The next "NyQuil chicken" trend might be using your product: Here's what to do if that happens

Some brands say knock it off. Some say knock yourself out.
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Know Your TikTok via YouTube

· 3 min read

Hard to say whether the recent TikTok challenge, NyQuil chicken, was more dangerous or disgusting. As demonstrated in videos on TikTok (some of which have been  removed), the recipe calls for cooking chicken in cough syrup.

Along with the FDA, which sent out a warning about the dangers of the practice, Procter & Gamble, the parent company of NyQuil maker Vicks, took to social media to tell consumers it was a bad idea.

“Consumer safety is our number one priority, and we do not endorse inappropriate use of our product,” @NyQuilDayQuil tweeted on September 20. “It should be taken as directed using the dosage cup provided - not to exceed 4 doses in 24 hrs.”

Telling consumers to knock it off when they don’t use products as directed is a typical response from brands. But it’s not the only response.

Knock it off

When brands urged consumers to stop using products off-label.

Benadryl. In another TikTok challenge in 2020, users urged one another to film themselves after they’d taken enough Benadryl to hallucinate. Benadryl maker Johnson & Johnson issued a statement warning them not to: “The Benadryl TikTok trend is extremely concerning, dangerous, and should be stopped immediately.”

Tide Pods. Here we go again. In this TikTok challenge from 2018, users popped Tide Pods into their mouths and posted videos spewing suds.

“What the heck is going on, people?” former NFL star Rob Gronkowski said in a video that @tide tweeted in 2018. “Use Tide Pods for washing, not eating.”

Preparation H: In 1975, a Newsweek article described what it called the “newest cosmetic fad”: women using Preparation H, the hemorrhoidal cream, under their eyes to reduce puffiness.

Every few years since, journalists resurface this unusual use of Preparation H as someone’s novel beauty secret, and TikTok users, are—of course—following suit. But the highest profile mention of this in recent years was when Kim Kardashian's makeup artist, Mario Dedivanovic, told an audience in 2017 that he applied it under her eyes.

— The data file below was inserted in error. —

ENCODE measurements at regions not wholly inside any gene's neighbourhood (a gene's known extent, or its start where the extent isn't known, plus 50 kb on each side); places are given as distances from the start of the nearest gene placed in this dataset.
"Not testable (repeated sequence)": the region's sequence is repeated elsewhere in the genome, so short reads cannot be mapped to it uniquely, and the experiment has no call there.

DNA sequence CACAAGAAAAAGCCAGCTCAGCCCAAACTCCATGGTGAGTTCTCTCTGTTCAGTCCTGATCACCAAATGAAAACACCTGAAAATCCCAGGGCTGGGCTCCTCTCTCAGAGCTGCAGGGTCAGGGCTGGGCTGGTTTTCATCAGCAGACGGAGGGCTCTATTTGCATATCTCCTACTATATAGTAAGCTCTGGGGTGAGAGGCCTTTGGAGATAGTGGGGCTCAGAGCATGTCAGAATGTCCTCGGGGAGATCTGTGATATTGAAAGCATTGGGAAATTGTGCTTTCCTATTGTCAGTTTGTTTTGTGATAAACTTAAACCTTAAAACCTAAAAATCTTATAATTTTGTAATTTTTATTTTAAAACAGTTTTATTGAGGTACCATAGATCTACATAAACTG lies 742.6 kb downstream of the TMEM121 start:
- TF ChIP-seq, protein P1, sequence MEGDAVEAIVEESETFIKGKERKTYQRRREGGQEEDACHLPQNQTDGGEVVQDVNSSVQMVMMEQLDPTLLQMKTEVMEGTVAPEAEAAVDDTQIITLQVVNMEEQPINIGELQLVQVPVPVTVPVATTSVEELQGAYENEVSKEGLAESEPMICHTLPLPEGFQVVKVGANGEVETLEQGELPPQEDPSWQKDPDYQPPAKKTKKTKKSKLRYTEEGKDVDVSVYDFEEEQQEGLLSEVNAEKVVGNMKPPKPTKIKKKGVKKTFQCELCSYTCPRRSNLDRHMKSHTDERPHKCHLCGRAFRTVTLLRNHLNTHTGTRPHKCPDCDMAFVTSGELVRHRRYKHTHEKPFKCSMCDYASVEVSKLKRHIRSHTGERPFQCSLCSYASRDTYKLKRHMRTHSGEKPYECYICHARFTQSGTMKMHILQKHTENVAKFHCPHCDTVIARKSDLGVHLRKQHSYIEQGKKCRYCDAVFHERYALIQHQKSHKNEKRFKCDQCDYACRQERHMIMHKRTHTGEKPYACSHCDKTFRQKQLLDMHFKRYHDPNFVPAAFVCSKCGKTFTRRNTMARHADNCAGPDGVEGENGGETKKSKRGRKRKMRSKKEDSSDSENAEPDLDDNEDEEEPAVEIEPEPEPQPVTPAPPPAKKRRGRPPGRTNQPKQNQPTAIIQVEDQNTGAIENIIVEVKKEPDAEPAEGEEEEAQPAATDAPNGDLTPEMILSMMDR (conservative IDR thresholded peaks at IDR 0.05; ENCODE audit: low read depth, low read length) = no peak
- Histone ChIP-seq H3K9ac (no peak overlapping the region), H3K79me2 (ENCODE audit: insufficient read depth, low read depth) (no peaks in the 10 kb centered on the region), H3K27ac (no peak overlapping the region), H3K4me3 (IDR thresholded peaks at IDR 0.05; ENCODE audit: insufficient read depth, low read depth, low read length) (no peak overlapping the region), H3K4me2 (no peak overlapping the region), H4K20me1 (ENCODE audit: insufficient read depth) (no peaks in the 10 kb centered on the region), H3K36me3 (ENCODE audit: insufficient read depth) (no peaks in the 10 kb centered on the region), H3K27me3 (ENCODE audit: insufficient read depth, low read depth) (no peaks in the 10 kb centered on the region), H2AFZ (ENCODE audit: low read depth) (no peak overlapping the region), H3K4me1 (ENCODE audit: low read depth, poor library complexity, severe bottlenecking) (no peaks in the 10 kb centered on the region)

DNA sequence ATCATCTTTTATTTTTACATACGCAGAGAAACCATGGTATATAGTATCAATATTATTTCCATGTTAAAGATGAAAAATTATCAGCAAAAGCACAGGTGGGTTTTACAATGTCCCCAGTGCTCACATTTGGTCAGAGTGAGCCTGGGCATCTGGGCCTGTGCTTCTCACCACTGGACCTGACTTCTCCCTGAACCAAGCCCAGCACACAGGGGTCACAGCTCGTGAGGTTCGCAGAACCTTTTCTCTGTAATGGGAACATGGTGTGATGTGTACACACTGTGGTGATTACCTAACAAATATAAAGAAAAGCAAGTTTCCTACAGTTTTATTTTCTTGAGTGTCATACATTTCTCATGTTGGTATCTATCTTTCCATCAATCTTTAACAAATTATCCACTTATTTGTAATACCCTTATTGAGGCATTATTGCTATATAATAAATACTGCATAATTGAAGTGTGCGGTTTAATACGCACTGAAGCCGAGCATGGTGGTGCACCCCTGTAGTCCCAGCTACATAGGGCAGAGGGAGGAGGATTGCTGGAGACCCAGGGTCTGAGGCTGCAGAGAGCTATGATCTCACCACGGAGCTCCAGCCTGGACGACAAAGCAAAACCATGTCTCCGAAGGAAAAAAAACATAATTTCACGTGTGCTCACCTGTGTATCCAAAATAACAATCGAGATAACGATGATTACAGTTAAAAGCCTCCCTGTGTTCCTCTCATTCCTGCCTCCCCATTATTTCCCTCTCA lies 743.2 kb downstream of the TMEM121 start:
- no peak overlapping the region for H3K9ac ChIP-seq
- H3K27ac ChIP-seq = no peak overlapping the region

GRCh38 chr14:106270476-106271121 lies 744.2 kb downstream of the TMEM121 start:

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The brand’s website has an FAQ section, where it says, “We do not recommend the use of Preparation H for any condition other than the uses indicated on the label.”

Knock yourselves out

When brands encouraged using their products in creative ways.

Vaseline: The brand’s original product, petroleum jelly, lists how it can moisturize and protect the skin on its label while warning against use for deep wounds, animal bites, and serious burns.

But on its website, the brand also lists 101 other uses for the product, including such household uses as applying it to stuck zippers, to wood to remove scratches, and to hair to remove stuck gum.

Bag Balm: Bag Balm was introduced in Vermont in 1899 to soothe cows’ udders, but in the process of milking, farming families found it helped their chapped hands, too. You can still put it on Bessie when you’re squeezing out a gallon, but people have been using it for so long that all the uses listed on its label are more about moisturizing humans.

Arm & Hammer baking soda: It’s for—duh—baking, but the brand’s website highlights bicarbonate of soda’s myriad uses as a household cleaner and deodorizer.
Heinz white vinegar: Like baking soda, it’s touted in countless articles as a cleaner and deodorizer. On its website, Heinz highlights that, along with doing its thing in a vinaigrette, white vinegar is a “natural cleanser.”

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